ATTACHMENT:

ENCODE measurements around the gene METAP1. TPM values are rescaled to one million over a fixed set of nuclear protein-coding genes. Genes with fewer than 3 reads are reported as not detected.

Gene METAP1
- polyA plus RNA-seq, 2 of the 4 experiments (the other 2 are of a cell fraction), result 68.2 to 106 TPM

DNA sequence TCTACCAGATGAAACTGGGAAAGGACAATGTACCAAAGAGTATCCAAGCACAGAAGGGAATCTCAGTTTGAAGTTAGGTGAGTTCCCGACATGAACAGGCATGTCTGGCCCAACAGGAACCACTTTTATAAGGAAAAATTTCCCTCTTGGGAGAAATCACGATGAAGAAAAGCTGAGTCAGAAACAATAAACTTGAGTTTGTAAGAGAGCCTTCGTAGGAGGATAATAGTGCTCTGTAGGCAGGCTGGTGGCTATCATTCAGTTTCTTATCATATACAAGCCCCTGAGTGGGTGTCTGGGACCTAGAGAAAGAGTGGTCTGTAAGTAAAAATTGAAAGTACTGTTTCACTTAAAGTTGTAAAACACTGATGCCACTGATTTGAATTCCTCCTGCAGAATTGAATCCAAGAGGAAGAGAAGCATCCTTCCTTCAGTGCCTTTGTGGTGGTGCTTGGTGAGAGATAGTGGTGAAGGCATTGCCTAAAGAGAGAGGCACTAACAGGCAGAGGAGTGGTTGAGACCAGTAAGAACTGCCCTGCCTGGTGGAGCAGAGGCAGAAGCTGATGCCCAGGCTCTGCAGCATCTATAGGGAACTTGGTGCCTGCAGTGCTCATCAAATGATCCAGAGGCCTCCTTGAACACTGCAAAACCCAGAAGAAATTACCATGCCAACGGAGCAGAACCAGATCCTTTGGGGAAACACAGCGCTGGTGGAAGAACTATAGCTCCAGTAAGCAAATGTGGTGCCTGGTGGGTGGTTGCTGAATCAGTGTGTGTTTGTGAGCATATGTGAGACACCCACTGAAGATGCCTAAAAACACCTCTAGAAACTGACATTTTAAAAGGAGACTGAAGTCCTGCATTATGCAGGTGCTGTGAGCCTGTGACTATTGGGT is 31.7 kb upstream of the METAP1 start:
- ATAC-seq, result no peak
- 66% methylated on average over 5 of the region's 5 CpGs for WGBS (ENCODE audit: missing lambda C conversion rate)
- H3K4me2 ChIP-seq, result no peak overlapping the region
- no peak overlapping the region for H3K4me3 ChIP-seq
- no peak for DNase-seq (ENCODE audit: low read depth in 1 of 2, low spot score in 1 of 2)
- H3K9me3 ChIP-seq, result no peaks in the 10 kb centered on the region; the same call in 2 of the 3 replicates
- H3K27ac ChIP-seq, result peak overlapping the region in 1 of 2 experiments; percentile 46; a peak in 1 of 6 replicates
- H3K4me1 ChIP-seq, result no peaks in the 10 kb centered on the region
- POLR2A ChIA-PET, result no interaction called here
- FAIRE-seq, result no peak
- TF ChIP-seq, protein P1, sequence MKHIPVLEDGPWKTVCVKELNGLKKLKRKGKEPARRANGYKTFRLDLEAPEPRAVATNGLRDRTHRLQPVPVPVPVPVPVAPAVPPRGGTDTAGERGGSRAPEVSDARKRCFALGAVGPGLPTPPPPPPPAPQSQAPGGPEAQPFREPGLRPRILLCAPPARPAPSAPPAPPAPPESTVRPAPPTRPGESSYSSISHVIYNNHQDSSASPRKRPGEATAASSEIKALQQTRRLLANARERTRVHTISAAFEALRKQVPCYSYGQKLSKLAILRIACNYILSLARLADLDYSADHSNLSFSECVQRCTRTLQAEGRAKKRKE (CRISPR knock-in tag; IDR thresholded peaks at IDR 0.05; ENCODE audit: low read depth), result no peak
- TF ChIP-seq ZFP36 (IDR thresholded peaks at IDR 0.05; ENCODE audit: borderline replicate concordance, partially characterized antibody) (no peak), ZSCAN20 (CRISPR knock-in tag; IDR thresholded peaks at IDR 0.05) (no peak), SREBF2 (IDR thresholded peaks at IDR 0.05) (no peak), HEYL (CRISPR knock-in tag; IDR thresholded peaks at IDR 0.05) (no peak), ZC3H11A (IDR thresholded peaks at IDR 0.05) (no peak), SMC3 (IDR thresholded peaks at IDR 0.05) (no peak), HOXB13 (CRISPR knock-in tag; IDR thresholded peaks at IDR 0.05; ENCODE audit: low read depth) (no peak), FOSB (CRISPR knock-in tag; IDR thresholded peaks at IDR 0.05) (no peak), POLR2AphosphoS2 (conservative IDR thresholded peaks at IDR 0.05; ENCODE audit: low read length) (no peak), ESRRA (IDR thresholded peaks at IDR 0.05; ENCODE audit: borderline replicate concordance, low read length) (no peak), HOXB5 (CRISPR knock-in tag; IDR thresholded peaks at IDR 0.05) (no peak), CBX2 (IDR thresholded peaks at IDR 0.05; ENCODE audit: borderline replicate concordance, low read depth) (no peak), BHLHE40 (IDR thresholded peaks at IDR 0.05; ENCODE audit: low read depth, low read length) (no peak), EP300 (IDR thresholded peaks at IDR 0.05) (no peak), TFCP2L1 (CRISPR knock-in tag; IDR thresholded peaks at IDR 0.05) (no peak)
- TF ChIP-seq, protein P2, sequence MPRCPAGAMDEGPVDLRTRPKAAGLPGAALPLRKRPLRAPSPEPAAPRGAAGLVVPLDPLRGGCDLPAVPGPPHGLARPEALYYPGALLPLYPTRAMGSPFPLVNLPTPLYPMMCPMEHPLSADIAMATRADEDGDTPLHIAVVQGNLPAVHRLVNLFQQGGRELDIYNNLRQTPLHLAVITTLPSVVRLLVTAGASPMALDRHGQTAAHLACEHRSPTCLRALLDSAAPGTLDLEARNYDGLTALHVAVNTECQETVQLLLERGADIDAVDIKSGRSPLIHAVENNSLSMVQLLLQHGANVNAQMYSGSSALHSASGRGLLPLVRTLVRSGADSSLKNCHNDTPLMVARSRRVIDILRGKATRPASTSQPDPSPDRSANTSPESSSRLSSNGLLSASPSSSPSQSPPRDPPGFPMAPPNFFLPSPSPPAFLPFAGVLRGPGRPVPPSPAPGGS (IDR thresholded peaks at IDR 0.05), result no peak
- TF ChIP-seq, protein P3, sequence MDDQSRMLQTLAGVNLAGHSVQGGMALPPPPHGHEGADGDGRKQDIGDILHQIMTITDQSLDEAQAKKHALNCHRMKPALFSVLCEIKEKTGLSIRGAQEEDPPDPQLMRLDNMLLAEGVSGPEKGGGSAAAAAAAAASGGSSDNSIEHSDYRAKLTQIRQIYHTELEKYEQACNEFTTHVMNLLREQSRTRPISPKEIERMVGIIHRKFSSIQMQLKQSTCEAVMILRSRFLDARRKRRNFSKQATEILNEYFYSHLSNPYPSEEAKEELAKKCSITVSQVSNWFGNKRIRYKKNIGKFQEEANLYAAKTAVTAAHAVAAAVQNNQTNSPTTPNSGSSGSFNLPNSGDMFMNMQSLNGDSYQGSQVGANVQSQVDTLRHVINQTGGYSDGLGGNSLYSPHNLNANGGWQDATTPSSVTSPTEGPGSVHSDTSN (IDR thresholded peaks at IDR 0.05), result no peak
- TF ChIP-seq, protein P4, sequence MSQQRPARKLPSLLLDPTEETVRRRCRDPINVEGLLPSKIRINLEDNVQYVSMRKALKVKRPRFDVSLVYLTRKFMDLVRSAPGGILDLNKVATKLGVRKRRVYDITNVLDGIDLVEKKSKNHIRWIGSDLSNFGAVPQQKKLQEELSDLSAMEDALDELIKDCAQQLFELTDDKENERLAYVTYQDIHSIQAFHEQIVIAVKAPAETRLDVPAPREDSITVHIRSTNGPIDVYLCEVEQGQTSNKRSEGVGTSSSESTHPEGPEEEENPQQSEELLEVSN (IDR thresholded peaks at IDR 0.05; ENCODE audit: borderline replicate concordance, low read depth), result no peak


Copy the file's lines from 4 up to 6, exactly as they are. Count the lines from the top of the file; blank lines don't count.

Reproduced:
DNA sequence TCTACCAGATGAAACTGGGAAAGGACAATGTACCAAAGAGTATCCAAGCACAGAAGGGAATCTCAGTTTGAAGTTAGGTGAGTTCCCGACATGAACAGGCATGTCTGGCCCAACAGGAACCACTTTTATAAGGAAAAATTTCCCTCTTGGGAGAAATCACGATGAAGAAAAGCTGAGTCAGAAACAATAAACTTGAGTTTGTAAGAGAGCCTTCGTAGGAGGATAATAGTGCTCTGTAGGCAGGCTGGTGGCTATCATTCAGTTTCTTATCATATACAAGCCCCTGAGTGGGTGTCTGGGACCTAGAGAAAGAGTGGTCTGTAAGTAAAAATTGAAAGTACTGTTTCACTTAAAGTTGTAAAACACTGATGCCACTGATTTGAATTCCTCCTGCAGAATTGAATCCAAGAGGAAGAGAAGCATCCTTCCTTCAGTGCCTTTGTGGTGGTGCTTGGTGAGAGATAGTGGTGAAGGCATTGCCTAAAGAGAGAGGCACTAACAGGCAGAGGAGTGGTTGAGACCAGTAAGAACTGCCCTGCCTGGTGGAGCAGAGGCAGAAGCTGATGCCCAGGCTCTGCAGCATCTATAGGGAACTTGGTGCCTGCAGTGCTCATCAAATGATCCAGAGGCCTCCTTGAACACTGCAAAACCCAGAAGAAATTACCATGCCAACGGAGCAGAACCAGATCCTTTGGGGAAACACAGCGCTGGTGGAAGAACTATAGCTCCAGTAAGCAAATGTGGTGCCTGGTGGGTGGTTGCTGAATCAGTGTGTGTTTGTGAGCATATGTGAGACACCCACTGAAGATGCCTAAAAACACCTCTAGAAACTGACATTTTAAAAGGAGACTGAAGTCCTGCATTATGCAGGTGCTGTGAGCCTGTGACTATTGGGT is 31.7 kb upstream of the METAP1 start:
- ATAC-seq, result no peak
- 66% methylated on average over 5 of the region's 5 CpGs for WGBS (ENCODE audit: missing lambda C conversion rate)